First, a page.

Poulsen v. DHS, No. 13-498, 2016 WL 1091060 (D.D.C. Mar. 21, 2016) (Kollar-Kotelly, J.)
Re: Request for records concerning internet activist
Disposition: Granting in part and denying in part plaintiff's motion for attorney fees and costs; awarding plaintiff $22,588.50 in fees and $350 in costs
- Attorney Fees, Eligibility: The court holds that "[p]laintiff substantially prevailed in this litigation because Plaintiff obtained relief through multiple enforceable orders of this Court." The court notes that "[i]t is important that Defendant did not produce any documents until Plaintiff filed his Complaint." "Alternatively, the Court would also conclude that, insofar as Plaintiff received relief in part because of voluntary changes in the agency’s position, Plaintiff substantially prevailed because Plaintiff's claim is not insubstantial."
- Litigation Considerations, Exhaustion of Administrative Remedies: "The Court pauses to address the argument that the agency makes in passing that Plaintiff did not exhaust his administrative remedies." The court finds that "[t]he fact that the agency seems to have misplaced Plaintiff’s appeal for almost a month does not mean that Plaintiff has failed to exhaust his administrative remedies." "Nor is it material that the agency responded to Plaintiff's appeal within 20 working days after locating the appeal when that response was issued almost two months after the appeal was initially received by the agency." "The consequences of the agency's mistakes fall on the government, not on Plaintiff."
- Attorney Fees, Entitlement: "[B]ecause the Court finds that all four factors of the entitlement inquiry weigh in Plaintiff’s favor, the Court concludes that Plaintiff is entitled to fees and costs in this action." First, "the Court concludes that Plaintiff has satisfied [the commercial benefit to the plaintiff and the nature of the plaintiff's interest in the records] factors and focuses its analysis on the parties' disputes regarding the first factor (the public benefit) and the fourth factor (the reasonableness of the agency’s position)." Next, "[t]he Court agrees with Plaintiff that he has shown that there was a public benefit to the disclosures." The court finds that plaintiff has "received extensive material as a result of this litigation regarding his FOIA request" and "published articles based on the materials that he received through this FOIA litigation and posted significant materials directly online for public consumption." Finally, "the Court concludes that Defendant has not shown that it had a reasonable or colorable basis in law for relying on exemption 7(A)." The court finds that "the agency never even indicates when the investigation began or ended, even in its briefing, such that the Court could conclude that the reliance on exemption 7(A) was proper at the time the agency issued its denial letter." Moreover, the court finds that "[i]t is not enough for the government to state baldly that 'the agency believed that its investigation regarding [the subject] remained open.'"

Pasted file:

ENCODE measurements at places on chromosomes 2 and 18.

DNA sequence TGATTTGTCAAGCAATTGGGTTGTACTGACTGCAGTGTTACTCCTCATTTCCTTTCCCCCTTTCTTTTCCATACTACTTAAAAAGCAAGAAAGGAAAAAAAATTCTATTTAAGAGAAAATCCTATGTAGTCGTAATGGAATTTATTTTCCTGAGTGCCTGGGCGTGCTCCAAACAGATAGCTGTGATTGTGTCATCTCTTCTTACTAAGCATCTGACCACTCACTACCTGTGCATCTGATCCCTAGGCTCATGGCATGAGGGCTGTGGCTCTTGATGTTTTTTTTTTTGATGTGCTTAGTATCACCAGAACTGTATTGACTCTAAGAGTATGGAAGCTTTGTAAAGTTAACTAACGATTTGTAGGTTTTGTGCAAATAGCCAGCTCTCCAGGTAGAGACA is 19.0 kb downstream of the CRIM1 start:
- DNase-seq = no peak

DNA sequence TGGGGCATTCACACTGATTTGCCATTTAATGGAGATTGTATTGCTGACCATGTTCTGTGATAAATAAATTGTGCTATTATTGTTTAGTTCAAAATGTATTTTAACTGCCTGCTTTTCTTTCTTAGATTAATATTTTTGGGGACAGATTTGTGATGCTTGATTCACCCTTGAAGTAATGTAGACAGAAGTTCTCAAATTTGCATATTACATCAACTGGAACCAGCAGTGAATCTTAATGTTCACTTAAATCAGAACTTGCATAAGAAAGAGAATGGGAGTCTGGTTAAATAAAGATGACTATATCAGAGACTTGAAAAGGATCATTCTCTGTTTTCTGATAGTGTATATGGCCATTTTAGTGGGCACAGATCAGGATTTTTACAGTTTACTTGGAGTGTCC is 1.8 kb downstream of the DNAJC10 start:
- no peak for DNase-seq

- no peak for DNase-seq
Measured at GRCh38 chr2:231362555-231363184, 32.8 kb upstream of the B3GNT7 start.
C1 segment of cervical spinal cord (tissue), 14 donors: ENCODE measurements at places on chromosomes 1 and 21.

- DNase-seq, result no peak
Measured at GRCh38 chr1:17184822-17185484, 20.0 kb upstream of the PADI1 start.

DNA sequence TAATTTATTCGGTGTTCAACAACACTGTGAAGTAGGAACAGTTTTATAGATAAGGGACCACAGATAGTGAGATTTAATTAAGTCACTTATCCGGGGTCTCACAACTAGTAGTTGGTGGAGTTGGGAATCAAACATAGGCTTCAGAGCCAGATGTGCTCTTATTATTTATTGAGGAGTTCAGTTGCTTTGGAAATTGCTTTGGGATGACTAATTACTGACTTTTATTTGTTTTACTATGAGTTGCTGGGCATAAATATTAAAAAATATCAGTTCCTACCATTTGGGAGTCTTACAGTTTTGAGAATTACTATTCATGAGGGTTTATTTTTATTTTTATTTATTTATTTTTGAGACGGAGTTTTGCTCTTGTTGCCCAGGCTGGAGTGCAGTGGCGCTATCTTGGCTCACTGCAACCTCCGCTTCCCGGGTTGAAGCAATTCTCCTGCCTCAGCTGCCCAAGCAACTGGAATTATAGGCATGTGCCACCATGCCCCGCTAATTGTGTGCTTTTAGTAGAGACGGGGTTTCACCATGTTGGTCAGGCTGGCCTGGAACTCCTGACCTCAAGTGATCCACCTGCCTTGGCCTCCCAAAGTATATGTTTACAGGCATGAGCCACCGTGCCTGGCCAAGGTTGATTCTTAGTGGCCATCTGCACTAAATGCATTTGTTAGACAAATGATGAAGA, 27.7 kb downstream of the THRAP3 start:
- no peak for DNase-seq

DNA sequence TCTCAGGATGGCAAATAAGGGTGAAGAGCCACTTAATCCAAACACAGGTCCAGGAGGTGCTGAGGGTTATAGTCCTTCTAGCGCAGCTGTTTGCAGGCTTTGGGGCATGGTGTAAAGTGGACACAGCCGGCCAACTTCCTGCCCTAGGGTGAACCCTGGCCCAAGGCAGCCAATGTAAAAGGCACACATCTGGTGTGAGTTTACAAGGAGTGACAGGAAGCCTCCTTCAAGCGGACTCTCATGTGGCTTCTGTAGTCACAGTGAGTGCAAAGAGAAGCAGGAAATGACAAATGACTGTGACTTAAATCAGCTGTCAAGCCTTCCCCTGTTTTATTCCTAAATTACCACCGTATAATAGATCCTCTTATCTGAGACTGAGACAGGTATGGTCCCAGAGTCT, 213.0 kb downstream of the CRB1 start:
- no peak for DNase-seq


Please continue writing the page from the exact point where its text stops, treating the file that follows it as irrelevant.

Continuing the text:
- Attorney Fees, Calculations: The court first notes that "[t]he parties' primary dispute as to this portion of the inquiry is regarding the applicable hourly rate." In response to plaintiff's request for "fees pursuant to the hourly rate scale calculated via the Legal Services Index . . . update to the United States Attorney's Laffey matrix," "the Court concludes that Plaintiff has not shown that the LSI rates are appropriate for the tasks involved in this specific case." "While it may be true that the FOIA litigation generally falls into the category of complex Federal litigation, the Court concludes that Plaintiff has not shown that the particular tasks involved in this FOIA case are 'as complex as the type of litigation that supports the "enhanced" hourly rates in the LSI Laffey Matrix.'" "This case did not involve creation of a Vaughn index or briefing of dispositive motions." "As the Court is well aware, based on its role throughout the prosecution of this case, Plaintiff's counsel's role was more focused on coordination with opposing counsel, preparation and submission of Joint Status Reports to the Court, monitoring of ongoing production, and negotiations regarding the applicability of certain exemptions that the agency applied." "The Court does not minimize the importance of these tasks, either in this case or in general." "Yet, the Court cannot conclude based on the record submitted that the tasks required of Plaintiff's counsel, as a whole, are the types of tasks that merit rates enhanced beyond the Laffey rate scheme." Additionally, the court finds that "[b]ecause [a supplemental memorandum filed by plaintiff] was necessitated by Plaintiff's [mistake] . . . the Court concludes that fees for the preparation of the supplement are not warranted."